• Weiner, Miriam. Jewish Roots in Ukraine and Moldova: Pages from the Past and Archival Inventories (The Jewish Genealogy Series). Routes to Roots Foundation/YIVO InstituteYIVO Institute; ISBN: 0965650812. see Routes to Roots Foundation, Inc.
  • BELGIUM: Contact Daniel Dratwa This e-mail address is being protected from spambots. You need JavaScript enabled to view it for books among the collection at the Jewish Museum of Belgium.
  • ISRAEL: Tragger, Mathilde. Printed Books on Jewish cemeteries in the Jewish National and University Library in Jerusalem: an annotated bibliography. Jerusalem: The Israel Genealogical Society, 1997.
  • David Chapin, Plano, Texas This e-mail address is being protected from spambots. You need JavaScript enabled to view it can answer questions about general structure of tombstones in this country.


  • Chwolson, D. Corpus inscriptionum hebraicarum (All the Hebrew Inscriptions). Hildesheim, 1974 (1st print: St. Petersburg, 1882). 527 pages, Latin title and German text. SB74B2774. Notes: 194 tombstones, 9th-15th centuries, based on Firkowiz's book scripture analysis.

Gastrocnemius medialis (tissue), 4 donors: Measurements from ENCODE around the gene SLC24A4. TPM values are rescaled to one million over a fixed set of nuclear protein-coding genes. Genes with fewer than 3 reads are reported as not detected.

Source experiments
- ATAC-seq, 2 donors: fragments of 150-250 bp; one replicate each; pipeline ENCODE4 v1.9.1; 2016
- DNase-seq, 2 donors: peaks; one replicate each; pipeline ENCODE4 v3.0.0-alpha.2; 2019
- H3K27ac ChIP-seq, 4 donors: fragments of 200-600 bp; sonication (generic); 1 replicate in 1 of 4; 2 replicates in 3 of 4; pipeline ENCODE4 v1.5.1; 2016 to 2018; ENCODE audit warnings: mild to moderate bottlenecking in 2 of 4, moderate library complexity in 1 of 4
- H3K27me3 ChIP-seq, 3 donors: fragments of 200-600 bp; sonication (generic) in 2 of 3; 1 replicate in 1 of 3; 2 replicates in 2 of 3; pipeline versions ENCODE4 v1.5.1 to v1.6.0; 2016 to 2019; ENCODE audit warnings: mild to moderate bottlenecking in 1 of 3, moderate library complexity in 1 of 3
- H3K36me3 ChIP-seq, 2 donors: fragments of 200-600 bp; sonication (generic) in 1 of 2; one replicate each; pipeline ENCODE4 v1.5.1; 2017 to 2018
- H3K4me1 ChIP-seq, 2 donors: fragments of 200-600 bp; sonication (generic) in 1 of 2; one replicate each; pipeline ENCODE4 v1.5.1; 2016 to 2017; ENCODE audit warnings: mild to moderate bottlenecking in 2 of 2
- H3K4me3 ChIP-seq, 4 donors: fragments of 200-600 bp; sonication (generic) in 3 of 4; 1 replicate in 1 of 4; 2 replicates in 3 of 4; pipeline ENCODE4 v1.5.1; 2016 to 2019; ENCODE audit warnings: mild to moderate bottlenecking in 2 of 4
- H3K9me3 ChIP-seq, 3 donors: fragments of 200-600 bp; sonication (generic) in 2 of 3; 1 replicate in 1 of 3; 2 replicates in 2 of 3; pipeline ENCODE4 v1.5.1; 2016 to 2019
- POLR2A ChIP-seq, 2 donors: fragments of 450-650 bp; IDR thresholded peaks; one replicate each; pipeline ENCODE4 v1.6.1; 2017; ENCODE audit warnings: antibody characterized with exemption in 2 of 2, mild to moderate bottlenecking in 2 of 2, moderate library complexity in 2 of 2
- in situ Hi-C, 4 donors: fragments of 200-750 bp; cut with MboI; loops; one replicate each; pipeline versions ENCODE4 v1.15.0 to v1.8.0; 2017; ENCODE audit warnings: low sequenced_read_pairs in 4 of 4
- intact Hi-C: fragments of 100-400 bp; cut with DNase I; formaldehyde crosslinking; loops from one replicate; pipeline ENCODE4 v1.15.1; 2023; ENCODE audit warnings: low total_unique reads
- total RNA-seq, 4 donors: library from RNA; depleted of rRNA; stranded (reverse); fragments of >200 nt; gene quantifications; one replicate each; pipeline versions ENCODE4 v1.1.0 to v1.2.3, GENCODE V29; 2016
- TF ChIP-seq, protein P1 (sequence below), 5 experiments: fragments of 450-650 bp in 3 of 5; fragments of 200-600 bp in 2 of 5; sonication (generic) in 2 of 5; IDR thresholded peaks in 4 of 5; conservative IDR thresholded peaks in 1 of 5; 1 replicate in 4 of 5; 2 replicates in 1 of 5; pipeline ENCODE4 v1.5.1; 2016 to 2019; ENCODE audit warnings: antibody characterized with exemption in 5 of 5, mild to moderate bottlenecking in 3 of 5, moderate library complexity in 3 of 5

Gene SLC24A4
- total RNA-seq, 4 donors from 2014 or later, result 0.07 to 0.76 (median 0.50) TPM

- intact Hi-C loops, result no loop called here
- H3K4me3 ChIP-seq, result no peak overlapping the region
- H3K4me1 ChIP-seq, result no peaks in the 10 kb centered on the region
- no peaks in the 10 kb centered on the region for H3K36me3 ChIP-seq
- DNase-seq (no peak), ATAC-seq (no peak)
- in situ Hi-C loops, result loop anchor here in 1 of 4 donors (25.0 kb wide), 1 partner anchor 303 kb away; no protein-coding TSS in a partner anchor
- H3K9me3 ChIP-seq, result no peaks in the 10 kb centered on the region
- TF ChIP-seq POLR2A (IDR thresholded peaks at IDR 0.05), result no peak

• Chwolson, D. Achtzehn hebraische Grabschiften aus der Krim (Eighteen Hebrew grave inscriptions in Crimea).. St. Petersburg, 1985 in "Memories de L'Academie Imperial de St. Petersburg", 7Šme, series, volume IX, no. 7, III XVIII, 528 pages, illustrated. [translation] of the author's Russian book s29V5256]. German text and Hebrew inscriptions. PV255, series 7, book 9, no.7. Notes: 18 tombstones, 6-960, scripture analysis based on Firkowiz's book.